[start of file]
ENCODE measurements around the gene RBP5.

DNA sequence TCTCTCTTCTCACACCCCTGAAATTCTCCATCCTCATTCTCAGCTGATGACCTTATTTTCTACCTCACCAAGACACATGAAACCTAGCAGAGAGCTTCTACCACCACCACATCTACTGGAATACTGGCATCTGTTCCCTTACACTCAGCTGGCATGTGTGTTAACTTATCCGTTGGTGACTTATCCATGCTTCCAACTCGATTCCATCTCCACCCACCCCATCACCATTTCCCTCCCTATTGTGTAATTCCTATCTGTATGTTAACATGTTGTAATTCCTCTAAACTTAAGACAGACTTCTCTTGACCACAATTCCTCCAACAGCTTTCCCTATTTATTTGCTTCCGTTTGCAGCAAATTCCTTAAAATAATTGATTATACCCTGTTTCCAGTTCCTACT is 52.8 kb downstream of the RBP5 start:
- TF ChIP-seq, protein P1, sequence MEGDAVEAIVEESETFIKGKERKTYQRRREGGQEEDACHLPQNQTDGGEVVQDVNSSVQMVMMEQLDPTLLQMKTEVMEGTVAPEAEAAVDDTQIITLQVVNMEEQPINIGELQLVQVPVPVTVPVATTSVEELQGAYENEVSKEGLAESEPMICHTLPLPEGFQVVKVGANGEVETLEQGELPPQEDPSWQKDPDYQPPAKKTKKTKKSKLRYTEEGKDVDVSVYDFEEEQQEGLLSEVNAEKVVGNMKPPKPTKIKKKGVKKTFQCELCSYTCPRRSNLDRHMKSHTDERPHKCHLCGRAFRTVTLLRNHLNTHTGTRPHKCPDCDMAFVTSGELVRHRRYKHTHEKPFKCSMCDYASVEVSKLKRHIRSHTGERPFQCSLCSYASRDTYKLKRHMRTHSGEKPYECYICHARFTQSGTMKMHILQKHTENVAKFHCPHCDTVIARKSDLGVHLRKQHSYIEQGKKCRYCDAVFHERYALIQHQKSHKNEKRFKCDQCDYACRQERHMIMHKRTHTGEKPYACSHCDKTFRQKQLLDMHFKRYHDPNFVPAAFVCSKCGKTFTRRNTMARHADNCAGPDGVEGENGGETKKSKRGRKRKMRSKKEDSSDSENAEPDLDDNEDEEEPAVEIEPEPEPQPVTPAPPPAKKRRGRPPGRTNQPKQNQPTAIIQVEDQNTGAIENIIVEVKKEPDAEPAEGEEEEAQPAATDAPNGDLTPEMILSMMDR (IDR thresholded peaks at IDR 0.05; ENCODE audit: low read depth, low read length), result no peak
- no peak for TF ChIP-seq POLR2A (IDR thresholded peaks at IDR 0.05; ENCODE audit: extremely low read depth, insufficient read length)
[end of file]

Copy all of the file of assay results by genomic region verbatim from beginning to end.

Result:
ENCODE measurements around the gene RBP5.

DNA sequence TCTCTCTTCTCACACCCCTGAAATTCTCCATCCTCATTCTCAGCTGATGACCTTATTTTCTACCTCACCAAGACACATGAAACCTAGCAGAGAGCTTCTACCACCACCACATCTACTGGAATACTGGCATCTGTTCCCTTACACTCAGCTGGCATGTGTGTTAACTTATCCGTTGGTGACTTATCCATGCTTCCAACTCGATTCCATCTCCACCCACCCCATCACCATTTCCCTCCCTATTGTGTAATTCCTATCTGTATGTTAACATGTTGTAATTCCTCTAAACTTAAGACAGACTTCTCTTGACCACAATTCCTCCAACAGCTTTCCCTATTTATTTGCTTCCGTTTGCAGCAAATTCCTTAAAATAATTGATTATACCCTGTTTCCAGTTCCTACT is 52.8 kb downstream of the RBP5 start:
- TF ChIP-seq, protein P1, sequence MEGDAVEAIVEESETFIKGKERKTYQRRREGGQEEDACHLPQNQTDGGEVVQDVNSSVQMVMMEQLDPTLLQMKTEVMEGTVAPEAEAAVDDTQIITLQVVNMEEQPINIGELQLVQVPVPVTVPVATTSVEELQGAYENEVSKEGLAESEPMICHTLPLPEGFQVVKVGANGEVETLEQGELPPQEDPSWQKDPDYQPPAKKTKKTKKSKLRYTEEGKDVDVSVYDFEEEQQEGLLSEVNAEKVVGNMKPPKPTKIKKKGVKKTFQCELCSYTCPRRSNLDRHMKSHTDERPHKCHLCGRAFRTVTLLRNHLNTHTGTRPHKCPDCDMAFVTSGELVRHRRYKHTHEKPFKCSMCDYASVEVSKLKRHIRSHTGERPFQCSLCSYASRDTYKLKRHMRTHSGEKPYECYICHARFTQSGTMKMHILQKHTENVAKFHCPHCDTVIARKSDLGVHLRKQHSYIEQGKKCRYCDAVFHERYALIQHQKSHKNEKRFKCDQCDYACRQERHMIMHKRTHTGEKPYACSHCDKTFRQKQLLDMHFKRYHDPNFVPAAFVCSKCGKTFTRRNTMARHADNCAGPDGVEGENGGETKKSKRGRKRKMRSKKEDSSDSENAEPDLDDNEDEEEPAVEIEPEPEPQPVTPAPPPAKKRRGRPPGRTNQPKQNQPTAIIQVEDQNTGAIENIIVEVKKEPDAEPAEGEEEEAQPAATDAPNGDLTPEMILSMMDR (IDR thresholded peaks at IDR 0.05; ENCODE audit: low read depth, low read length), result no peak
- no peak for TF ChIP-seq POLR2A (IDR thresholded peaks at IDR 0.05; ENCODE audit: extremely low read depth, insufficient read length)